How does this work? It's very simple:

public void VerifyAssemblyViaFileInfo()
	AssemblyCreator.Create("", "/dll");
	AssemblyVerification.Verify(new FileInfo("GoodAssembly.dll"));

The idea is you provide an assembly as a file to Verify(), and if you don't get an exception, that assembly is verified. You need to have peverify accessible from the command-line so when Verify() tries to launch that executable it won't fail. If it can't find peverify, it'll choke :).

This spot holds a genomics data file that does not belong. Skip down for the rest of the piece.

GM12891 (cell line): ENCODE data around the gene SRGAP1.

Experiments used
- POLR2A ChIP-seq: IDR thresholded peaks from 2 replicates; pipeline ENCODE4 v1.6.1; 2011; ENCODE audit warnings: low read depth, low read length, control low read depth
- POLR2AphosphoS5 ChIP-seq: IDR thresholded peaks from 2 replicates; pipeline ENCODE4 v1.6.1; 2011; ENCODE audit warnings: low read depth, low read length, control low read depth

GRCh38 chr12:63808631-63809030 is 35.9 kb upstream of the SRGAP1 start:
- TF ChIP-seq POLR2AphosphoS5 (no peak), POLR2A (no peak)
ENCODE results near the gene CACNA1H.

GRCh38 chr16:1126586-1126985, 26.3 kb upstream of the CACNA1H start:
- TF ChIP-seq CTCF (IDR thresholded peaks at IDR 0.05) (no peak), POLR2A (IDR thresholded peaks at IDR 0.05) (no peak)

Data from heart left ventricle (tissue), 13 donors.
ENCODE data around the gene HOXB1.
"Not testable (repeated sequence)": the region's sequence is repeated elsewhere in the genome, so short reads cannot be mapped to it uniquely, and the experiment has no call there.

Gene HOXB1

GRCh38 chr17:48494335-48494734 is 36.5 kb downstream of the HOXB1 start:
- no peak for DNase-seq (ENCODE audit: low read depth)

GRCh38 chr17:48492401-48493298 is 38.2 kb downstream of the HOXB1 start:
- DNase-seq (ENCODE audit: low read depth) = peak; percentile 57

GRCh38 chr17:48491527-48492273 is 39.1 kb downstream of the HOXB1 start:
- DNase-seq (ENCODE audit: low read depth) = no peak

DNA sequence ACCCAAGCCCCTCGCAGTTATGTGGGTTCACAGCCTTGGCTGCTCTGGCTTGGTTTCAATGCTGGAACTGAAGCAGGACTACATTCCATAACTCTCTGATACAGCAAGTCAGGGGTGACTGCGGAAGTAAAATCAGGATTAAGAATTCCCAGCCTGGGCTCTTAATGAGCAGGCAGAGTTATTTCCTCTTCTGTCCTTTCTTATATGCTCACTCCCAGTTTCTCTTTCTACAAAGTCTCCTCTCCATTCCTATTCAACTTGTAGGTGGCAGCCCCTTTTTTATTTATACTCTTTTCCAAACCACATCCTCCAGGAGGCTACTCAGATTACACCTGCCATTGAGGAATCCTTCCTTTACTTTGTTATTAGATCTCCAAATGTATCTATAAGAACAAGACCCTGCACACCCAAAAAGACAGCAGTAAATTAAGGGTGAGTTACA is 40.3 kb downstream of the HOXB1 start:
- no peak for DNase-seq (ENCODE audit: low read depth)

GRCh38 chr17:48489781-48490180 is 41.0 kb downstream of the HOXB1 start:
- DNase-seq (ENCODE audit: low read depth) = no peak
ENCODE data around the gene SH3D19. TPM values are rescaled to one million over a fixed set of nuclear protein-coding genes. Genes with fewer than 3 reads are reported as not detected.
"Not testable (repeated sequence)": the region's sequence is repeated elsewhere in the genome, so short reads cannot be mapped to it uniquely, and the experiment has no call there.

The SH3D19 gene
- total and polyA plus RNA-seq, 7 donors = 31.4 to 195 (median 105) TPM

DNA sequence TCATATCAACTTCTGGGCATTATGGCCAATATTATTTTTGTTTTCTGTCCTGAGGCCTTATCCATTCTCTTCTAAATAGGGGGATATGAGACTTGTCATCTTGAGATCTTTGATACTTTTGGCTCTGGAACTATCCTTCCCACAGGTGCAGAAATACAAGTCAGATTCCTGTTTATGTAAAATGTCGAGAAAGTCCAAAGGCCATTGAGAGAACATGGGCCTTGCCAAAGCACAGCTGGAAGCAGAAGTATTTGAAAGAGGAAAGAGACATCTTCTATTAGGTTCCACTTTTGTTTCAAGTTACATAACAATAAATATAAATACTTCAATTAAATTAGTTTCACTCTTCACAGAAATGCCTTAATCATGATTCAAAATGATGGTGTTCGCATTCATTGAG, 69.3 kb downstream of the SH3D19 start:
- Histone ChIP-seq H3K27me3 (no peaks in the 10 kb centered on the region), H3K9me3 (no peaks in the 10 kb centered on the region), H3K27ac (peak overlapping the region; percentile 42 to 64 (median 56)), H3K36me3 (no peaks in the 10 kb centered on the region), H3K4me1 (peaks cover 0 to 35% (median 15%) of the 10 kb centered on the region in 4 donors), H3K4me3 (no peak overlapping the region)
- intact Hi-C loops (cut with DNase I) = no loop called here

If you create a lot of dynamic code, this technique makes it very easy to quickly ensure your generated code doesn't contain any bad IL-related mistakes.

Last edited Feb 13, 2011 at 11:29 PM by jasonrbock, version 1


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